airport_transferbarbathtubbusiness_facilitieschild_activitieschildcareconnecting_roomcribsfree_wifigymhot_tubinternetkitchennon_smokingpetpoolresturantski_in_outski_shuttleski_storagesmoking_areaspastar
Sign In
Good luck with that abroad | © serge seva / Flickr
Good luck with that abroad | © serge seva / Flickr
Save to wishlist

13 Things You Miss When You Move Away From the United States

Picture of Elizabeth Nicholas
Updated: 21 August 2017
America—the land of the fried pickle and the all-night drive-thru, coffee to go and aggressive air conditioning. Make fun of the United States’ many quirks all you like when you live here, but the second you leave the go live elsewhere, you’ll find yourself missing these 13 distinctly American oddities.

Fried food

Other countries just don’t have the same relationship with a deep fryer as the United States does. While you may find yourself developing a newfound affinity for the more flavorful vegetables that other countries tend to have, if you’re craving a fried pickle or a fried green tomato, you’ll be simply out of luck.

Wearing yoga pants to run errands

Just try this once in Paris, and the looks you’ll get from chic Parisians will cure you of the habit in no time flat. And don’t even think about showing up to brunch in “athleisure.”

Coffee in a to-go cup

If you ask a café outside of the United States for a coffee to go, you’ll likely be met with the same stares you would receive if you’d just started eating soup with your hands. Get used to drinking your coffee out of a proper china cup at a table or the bar.

Coffee not to go
Coffee not to go | ©

Pumpkin spice lattes in fall

These fall-inspired drinks are not really a thing outside of the U.S.

Air conditioning

If it’s really hot in August in Italy, the Italians will act like the only cure is to simply down more icy spritzes, and throw open the windows as if they weren’t only letting in more hot air.

5G or even 4G

You may be used to walking around with Spotify streaming from your phone through your headphones in the U.S., but the same cannot be said for data speeds abroad. With few exceptions (think Singapore and Japan), data speeds overseas just don’t make the cut.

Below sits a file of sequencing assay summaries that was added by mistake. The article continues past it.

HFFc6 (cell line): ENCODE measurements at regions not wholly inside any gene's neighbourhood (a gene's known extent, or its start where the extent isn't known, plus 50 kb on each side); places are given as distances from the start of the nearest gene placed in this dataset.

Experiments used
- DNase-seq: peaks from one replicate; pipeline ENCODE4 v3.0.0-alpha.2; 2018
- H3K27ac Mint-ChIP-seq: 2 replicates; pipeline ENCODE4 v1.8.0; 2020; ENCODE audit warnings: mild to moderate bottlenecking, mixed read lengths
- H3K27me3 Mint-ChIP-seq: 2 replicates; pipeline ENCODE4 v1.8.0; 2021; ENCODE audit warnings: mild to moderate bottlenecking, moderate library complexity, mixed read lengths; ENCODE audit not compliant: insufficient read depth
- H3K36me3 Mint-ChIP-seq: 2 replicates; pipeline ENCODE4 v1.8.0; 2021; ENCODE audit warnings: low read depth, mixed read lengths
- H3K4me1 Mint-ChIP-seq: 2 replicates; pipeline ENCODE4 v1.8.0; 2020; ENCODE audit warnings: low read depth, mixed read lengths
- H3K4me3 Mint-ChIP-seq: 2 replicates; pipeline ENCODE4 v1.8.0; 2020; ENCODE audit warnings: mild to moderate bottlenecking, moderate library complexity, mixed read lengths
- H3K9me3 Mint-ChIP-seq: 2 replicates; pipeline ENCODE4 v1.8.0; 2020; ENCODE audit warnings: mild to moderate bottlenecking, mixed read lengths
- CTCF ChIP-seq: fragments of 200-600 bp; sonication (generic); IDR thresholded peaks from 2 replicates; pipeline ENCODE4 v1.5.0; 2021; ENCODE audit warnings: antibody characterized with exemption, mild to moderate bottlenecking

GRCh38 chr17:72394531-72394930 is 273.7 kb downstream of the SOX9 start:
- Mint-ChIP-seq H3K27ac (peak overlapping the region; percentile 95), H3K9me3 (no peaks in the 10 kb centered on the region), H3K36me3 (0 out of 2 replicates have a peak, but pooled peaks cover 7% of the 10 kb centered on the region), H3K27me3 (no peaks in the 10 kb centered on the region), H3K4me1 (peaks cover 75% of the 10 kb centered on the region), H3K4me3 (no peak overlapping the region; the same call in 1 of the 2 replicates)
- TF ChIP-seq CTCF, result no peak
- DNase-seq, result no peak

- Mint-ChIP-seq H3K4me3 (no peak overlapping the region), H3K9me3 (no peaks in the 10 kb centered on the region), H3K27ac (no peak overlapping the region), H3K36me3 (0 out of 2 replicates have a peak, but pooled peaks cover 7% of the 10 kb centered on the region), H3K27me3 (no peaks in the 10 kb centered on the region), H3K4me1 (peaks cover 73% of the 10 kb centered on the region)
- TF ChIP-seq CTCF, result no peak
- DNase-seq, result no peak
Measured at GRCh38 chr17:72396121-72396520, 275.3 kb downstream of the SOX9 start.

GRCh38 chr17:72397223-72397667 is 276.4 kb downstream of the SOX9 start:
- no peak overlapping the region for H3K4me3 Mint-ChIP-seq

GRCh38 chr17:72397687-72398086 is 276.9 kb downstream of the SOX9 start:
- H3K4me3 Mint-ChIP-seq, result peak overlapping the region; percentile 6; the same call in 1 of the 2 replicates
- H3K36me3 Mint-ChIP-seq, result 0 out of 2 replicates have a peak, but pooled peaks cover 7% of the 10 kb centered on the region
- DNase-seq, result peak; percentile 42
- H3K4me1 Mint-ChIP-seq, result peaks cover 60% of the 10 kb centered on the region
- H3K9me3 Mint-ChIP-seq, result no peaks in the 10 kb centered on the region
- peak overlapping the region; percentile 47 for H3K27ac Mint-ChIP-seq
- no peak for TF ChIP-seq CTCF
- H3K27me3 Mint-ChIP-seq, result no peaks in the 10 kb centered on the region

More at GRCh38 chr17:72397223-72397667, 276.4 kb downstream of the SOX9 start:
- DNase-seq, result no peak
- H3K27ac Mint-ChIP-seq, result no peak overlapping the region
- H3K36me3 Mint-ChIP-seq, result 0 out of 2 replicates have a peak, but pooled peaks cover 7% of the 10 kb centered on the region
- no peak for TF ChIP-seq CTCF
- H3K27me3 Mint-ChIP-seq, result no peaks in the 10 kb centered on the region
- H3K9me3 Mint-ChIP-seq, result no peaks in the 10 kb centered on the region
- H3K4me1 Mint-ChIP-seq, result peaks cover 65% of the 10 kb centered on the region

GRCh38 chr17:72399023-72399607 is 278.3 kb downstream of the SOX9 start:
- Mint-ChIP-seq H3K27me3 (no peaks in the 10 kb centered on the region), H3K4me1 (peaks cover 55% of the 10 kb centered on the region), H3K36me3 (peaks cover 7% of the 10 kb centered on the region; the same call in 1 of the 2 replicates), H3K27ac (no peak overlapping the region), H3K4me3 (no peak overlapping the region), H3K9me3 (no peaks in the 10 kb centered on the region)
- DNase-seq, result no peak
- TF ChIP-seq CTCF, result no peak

Good luck with that abroad
Good luck with that abroad | © serge seva / Flickr

Your normal metrics

Forget inches, pounds, feet, dollars, cups, teaspoons, and miles, your life is now in kilos, meters, liters, grams, and some other unit of currency. Luckily, there are multiple apps for that.

Lax credit card security

If you haven’t signed the back of your credit card, you might be asked to enter your PIN and show six backup forms of identification every single time you go to complete a transaction. You’ll also be subject to a lecture from every café clerk and waiter about credit card security, and just how dumb you really are.

Cheery customer service

American customer service professionals often cannot actually help you. But they will be so cheery and optimistic during your conversation that you will almost forget the answer they give you is no. Customer service in other countries is more often delivered with a frown than a smile—although sometimes this befits the tenor of the conversation more honestly.

Aggressive friendliness from strangers

In the U.S. (outside of New York), complete strangers will often ask you how you are doing and tell you as many personal details about their lives as you seem game to receive. Not only will this not happen abroad, but you will also most definitely annoy anyone you try to befriend using this tactic.

Drive-thrus

Search as far as you like, but you just won’t find anywhere you can coast up to without expending any effort and order a burger and fries outside of the United States.

Only in America
Only in America | © Cyril Fluck / Flickr

Mexican food

Even (and especially) in Mexico, you quickly come to realize that the insane goodness that Americans think of as Mexican food just isn’t available elsewhere.

Department stores

While they might have been the bane of your existence when you lived in the U.S., you’ll start to appreciate Target when you have to go to a special light bulb store in France just to purchase one—and it’s a Sunday, and the store is closed.